The first of those is Saúl’s father Eduardo (Robert Salas), who was married and had a family when he began his dalliance with Saúl’s mother Yocasta (Perla de la Rosa). Yet to recover from his rejection, Yocasta habitually drags her son to a baseball diamond where she can closely pine after her former flame. A brash working-class woman with a fondness for leopard-print dresses, Yocasta is more like a best friend than a mom to Saúl, and she’s certainly his inspiration (along with telenovela actresses) for Cassandro’s bold flair.
Unfortunately, though, Saúl has also followed in his mother’s footsteps with regards to his love life, having become mired in an affair with a fellow luchador named Gerardo (Raúl Castillo), who has a wife and kids and only agrees to see Saúl in empty dressing rooms and, via the back door, in his house when his clan is away.
Cassandro is such an instant sensation that he immediately catches the eye of criminal promoter Lorenzo (Narcos: Mexico’ Joaquín Cosío), who puts him on the fast track to stardom while having his underling Felipe (Benito Antonio Martinez Ocasio, aka Bad Bunny) supply him with all the cocaine he needs. Cassandro’s ascent is swift, albeit not without complications, as Yocasta frets about the danger her son courts with his out-and-proud lifestyle, and Gerardo—with whom he shares a fiery chemistry—bristles at his paramour’s refusal to remain hidden in the shadows.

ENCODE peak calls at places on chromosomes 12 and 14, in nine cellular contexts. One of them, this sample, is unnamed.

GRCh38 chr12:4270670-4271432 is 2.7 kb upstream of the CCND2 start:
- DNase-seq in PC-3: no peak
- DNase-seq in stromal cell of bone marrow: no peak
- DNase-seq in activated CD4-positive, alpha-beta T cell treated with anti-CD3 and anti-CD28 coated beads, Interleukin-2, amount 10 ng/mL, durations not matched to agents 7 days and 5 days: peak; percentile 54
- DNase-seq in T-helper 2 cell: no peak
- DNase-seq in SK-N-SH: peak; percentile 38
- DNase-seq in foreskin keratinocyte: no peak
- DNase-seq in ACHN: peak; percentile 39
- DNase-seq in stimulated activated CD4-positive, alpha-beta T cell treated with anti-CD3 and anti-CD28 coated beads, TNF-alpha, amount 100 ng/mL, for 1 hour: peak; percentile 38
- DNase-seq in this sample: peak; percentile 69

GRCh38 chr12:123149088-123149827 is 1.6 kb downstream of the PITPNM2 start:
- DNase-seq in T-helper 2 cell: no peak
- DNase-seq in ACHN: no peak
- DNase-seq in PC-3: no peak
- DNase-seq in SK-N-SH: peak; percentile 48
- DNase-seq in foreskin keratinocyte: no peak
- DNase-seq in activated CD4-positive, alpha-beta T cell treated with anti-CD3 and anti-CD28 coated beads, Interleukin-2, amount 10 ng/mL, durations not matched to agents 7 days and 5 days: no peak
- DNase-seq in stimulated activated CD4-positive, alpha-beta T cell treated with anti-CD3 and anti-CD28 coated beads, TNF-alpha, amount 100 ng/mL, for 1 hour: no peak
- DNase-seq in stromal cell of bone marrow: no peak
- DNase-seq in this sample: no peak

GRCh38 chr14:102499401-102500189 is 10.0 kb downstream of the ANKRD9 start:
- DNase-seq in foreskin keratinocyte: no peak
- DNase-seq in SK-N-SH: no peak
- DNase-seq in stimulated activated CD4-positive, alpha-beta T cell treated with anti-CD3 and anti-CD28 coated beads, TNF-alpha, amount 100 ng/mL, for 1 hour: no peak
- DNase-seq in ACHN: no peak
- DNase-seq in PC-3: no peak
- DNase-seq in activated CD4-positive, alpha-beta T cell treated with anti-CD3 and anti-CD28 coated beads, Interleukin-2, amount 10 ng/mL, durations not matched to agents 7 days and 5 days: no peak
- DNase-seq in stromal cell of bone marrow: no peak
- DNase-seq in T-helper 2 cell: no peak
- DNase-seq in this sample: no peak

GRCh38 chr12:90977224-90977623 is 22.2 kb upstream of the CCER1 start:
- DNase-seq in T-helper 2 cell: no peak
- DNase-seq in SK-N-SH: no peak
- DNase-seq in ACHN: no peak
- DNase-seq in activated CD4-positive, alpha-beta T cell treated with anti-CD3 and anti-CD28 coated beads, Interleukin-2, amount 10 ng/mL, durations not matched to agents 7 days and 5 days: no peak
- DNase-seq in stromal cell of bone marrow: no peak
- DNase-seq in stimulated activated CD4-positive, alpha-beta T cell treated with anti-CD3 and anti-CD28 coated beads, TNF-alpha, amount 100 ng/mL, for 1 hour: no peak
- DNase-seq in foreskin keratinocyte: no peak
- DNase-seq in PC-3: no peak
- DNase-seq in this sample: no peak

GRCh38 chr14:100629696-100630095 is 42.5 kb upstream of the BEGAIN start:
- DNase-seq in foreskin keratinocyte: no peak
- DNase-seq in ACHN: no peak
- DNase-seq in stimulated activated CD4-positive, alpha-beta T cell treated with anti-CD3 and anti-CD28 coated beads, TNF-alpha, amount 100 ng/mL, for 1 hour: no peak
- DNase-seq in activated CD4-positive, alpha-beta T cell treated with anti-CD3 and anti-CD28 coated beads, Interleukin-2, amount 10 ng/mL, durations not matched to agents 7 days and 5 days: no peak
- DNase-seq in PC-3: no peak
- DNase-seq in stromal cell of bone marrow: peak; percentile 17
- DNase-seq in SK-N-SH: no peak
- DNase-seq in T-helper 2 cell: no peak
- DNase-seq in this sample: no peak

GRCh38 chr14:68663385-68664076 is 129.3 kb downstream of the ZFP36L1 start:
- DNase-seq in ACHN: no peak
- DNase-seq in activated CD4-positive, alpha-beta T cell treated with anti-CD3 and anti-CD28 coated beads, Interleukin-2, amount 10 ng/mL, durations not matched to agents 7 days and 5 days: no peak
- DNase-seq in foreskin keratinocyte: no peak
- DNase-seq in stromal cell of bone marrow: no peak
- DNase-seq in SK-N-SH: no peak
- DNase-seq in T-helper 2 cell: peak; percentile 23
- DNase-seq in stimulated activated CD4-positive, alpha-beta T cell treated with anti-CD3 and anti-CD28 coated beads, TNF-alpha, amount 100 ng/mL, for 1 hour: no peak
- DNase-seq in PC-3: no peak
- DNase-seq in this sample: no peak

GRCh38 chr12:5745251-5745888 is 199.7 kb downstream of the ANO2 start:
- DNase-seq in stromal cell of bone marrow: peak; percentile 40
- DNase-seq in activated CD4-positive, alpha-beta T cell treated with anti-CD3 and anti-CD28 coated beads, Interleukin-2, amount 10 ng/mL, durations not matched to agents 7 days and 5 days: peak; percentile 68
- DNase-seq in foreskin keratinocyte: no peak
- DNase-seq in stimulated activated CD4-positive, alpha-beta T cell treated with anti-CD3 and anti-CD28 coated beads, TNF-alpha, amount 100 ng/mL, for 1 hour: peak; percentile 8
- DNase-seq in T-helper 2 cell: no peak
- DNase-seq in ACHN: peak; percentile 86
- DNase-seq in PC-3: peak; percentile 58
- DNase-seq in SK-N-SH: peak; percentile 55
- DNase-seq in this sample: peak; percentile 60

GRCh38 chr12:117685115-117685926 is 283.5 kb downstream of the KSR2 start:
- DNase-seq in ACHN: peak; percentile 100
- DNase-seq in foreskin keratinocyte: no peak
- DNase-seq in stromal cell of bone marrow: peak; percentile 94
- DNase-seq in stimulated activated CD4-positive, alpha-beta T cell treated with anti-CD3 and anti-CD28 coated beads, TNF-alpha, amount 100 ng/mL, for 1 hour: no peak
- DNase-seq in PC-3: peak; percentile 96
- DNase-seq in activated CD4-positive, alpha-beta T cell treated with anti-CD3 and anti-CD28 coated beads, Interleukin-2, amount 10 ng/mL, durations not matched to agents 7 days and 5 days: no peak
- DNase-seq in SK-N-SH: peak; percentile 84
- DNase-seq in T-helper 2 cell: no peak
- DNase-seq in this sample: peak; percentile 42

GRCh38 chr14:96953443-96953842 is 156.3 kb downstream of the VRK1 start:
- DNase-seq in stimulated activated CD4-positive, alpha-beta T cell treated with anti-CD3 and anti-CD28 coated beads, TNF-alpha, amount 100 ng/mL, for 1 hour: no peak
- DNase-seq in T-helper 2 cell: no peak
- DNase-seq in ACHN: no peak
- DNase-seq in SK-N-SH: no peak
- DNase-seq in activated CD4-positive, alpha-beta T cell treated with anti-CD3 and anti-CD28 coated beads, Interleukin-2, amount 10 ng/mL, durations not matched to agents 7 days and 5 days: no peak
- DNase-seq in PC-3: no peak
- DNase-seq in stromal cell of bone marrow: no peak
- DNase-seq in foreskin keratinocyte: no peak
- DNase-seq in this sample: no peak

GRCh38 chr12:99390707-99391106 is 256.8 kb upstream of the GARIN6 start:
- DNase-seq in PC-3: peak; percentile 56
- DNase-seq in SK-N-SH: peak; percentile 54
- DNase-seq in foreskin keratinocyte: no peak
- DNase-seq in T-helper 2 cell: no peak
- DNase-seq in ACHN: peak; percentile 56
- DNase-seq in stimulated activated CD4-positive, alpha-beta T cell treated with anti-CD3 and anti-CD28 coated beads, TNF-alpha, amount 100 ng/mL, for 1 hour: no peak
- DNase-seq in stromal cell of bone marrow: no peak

Cassandro navigates those dynamics with aplomb, showering most of its characters with empathy while attuning itself to Saúl’s unashamed brazenness, which comes to full-bodied fruition when he makes his entrances as Cassandro, his eyes alight with exuberant, taunting insolence and his movements as playful as they are vigorous.
Bernal radiates fireball personality as Cassandro, yet the key to his tour-de-force is the simultaneously cheeky and wounded soul he brings to Saúl. There’s no guile to Bernal’s performance, only a triumphant blend of audaciousness, love, and need. He’s so spectacular that it’s relatively easy to overlook Cassandro’s devolution into creaky Sundance-grade convention, here epitomized by a painful tragedy, a TV talk-show appearance in which a young boy thanks Saúl for inspiring him to come out as gay (to an accepting father, no less), and a final confrontation between Saúl and his own MIA paterfamilias.
That Bernal sells as much of this corny material as he does is a testament to his poised, graceful work, and he allows the film to coast over its speed bumps on the way to a feel-good climax involving Saúl seizing his shot at the big time in Mexico City against luchador legend Son of Santo.
Opposite strong turns from Colindrez, de la Rosa and the consistently excellent Castillo, Bernal infuses Cassandro with the tenderness and determination demanded by its story, transforming the proceedings into a touching portrait of changing the world by knowing, and staying true, to one’s heart.
Cassandro may not be as famous stateside as Hulk Hogan and Dwayne “The Rock” Johnson, but regardless of its intermittent shortcomings, Williams’ film makes a winning case that, by promoting a pioneering vision of queer strength and independence, he deserves to be considered a wrestling legend.